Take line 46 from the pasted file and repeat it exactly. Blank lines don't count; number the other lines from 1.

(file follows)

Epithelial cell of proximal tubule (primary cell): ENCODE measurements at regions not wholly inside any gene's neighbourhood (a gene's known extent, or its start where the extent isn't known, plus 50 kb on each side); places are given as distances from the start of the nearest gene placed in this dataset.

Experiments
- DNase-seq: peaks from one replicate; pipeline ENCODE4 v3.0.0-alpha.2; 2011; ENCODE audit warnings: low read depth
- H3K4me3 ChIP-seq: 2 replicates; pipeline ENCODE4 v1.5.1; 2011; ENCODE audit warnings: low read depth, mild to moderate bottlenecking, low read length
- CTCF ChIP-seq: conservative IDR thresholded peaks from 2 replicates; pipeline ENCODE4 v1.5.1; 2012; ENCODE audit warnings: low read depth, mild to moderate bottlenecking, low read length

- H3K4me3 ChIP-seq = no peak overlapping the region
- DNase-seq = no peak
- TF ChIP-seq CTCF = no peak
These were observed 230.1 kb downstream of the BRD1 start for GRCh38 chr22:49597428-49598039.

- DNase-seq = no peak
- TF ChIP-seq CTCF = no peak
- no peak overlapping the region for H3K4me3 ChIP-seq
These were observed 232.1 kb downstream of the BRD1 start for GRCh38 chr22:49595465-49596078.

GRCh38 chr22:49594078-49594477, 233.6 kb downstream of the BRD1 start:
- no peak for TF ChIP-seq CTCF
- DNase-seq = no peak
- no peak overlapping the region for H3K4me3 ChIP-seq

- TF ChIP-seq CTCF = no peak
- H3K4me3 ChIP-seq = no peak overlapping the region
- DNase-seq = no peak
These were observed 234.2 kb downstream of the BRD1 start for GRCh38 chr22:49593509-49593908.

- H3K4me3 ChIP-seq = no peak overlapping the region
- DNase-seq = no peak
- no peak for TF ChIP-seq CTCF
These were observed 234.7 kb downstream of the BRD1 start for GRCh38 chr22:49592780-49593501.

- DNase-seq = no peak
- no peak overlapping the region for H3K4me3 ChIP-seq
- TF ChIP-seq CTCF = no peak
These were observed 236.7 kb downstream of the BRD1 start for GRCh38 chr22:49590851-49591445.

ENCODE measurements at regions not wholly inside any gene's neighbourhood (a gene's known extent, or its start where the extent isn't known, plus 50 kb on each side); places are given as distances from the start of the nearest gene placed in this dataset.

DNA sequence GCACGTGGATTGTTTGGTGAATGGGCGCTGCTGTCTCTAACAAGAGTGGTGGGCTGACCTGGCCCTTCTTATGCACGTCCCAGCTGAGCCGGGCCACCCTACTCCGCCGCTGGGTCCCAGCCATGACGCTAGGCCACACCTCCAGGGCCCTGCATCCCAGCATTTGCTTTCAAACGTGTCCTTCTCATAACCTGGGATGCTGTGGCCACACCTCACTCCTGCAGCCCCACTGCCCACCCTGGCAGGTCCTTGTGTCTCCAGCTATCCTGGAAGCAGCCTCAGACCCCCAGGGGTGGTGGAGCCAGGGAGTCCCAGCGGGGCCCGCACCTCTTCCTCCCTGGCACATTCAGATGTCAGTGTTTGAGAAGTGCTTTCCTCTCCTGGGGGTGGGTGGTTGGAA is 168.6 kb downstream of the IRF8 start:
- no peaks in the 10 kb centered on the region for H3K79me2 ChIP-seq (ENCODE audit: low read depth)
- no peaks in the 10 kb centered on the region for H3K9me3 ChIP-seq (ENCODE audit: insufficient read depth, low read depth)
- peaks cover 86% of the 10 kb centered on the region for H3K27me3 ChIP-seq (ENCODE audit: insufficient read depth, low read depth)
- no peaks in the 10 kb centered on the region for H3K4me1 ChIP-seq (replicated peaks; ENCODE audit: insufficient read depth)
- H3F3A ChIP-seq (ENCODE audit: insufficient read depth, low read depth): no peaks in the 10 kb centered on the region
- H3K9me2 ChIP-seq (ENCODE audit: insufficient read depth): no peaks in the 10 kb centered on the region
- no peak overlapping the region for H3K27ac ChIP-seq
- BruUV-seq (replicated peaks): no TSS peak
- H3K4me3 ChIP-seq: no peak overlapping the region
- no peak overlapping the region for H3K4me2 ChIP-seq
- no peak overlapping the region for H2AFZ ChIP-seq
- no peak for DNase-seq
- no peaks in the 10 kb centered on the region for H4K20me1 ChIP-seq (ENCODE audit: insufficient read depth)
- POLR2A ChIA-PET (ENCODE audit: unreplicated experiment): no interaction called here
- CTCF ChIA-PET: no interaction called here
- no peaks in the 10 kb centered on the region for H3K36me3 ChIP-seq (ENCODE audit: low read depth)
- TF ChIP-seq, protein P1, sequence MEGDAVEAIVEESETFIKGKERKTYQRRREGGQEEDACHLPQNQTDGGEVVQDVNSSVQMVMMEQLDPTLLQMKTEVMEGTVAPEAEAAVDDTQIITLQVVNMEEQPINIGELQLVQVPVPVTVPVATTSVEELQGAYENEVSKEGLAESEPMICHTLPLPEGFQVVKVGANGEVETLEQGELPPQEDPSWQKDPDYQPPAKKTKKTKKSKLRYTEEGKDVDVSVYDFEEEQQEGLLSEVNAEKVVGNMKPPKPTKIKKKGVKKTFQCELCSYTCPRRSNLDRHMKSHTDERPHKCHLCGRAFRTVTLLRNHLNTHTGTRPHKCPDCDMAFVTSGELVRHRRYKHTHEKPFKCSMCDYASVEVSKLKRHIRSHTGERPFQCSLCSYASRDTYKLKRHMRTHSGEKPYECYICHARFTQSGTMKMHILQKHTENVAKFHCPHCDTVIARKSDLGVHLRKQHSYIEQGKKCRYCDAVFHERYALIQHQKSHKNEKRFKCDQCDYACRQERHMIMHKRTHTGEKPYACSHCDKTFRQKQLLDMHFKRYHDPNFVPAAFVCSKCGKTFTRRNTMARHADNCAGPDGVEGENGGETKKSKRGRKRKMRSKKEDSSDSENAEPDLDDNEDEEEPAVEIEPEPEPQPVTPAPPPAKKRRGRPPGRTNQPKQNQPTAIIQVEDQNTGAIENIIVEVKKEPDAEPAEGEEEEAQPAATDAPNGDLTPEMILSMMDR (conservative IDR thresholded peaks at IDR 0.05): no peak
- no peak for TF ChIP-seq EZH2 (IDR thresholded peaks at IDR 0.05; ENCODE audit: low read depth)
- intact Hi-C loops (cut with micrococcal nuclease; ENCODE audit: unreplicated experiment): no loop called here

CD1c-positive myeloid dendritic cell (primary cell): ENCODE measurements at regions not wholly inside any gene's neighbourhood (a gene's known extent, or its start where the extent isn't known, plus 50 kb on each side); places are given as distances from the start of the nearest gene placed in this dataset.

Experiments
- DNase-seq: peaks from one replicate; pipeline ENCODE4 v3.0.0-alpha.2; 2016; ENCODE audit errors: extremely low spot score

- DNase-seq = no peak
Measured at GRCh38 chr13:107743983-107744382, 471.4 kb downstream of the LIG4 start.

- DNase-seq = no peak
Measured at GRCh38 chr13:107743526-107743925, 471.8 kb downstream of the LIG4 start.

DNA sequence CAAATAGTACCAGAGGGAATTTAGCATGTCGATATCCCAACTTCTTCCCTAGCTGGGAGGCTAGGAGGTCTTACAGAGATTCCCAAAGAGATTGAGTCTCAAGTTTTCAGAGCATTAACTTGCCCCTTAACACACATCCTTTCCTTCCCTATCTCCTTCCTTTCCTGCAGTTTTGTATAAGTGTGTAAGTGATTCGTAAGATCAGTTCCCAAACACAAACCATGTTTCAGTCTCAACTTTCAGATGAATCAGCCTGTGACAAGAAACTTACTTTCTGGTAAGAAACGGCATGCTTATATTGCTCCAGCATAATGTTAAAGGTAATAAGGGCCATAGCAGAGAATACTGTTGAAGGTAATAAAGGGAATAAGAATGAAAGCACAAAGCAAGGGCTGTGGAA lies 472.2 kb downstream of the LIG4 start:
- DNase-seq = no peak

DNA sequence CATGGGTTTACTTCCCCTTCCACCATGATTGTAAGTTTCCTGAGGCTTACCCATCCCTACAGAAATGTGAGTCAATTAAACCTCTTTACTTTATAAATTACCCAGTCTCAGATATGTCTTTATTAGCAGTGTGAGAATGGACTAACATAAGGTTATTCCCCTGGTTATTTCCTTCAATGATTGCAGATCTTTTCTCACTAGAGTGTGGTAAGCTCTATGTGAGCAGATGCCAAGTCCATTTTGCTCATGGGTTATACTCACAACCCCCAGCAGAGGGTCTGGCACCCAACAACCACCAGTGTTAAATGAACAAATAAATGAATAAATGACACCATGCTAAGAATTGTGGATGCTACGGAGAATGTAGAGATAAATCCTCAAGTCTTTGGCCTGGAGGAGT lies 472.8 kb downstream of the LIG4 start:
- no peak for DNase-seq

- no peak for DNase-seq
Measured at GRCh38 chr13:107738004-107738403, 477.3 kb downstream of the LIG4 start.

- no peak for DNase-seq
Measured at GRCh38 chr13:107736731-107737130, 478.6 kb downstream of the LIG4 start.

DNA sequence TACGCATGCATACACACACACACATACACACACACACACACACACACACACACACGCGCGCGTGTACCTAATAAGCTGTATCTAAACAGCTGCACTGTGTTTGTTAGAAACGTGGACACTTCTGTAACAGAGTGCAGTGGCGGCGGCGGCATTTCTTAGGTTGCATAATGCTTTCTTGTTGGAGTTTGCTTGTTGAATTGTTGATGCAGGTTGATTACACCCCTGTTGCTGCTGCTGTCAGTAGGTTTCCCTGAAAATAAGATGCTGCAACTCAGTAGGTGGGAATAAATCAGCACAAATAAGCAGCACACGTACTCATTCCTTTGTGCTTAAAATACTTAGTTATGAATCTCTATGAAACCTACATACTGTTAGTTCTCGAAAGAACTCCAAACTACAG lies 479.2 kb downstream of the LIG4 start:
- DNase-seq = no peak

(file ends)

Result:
- CTCF ChIA-PET: no interaction called here